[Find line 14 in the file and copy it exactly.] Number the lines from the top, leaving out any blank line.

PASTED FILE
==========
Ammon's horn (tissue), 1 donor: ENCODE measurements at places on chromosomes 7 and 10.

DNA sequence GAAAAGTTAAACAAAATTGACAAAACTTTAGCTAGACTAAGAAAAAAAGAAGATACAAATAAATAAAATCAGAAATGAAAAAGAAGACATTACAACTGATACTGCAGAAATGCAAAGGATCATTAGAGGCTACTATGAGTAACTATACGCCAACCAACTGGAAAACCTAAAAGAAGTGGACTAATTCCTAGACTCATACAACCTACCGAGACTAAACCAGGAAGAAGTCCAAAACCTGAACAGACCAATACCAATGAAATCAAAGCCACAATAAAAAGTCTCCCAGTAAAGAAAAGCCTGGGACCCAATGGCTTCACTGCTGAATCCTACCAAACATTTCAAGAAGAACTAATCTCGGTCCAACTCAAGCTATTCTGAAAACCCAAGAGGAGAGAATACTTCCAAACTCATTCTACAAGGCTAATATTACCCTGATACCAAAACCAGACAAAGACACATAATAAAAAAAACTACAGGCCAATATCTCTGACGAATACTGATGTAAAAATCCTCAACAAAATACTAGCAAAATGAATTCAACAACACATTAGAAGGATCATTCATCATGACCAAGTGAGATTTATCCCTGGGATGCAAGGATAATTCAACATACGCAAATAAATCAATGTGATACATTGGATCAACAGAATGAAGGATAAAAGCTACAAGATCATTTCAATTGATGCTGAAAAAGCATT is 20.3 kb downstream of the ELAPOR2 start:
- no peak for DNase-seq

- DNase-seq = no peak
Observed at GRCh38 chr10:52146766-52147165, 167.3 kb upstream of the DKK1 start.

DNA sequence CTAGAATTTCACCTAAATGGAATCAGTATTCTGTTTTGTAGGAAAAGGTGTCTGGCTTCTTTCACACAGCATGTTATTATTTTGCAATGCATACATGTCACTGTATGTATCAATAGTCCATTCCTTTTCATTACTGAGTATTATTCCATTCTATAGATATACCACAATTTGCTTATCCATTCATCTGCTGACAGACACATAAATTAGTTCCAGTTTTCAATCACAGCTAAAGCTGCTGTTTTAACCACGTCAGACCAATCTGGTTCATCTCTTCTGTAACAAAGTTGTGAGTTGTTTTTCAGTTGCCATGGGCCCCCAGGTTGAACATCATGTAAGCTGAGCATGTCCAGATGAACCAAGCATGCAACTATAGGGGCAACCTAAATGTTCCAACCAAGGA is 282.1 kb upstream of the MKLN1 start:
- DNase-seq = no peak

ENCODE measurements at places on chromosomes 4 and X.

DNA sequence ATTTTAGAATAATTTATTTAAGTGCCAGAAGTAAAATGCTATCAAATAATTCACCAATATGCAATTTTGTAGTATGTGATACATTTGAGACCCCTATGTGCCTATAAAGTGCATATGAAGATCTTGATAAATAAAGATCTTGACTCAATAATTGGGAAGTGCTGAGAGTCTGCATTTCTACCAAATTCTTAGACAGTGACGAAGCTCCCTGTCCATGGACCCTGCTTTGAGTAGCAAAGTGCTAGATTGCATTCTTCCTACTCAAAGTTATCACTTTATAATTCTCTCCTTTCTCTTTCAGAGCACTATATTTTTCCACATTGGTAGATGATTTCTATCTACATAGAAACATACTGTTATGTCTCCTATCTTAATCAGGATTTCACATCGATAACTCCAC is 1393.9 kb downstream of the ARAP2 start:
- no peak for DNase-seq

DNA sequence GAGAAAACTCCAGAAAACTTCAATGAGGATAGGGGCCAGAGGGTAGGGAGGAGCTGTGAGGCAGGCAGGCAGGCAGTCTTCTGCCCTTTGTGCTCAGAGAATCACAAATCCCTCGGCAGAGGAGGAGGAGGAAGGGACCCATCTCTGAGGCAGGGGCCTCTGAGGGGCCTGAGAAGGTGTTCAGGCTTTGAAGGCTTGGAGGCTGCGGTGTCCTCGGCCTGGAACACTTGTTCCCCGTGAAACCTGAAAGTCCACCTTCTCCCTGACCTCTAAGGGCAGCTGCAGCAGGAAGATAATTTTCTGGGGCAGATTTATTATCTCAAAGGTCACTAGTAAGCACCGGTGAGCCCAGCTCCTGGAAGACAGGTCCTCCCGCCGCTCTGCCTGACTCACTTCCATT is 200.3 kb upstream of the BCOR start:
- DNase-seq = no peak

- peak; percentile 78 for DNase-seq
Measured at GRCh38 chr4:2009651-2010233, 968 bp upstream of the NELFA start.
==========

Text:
Measured at GRCh38 chr4:2009651-2010233, 968 bp upstream of the NELFA start.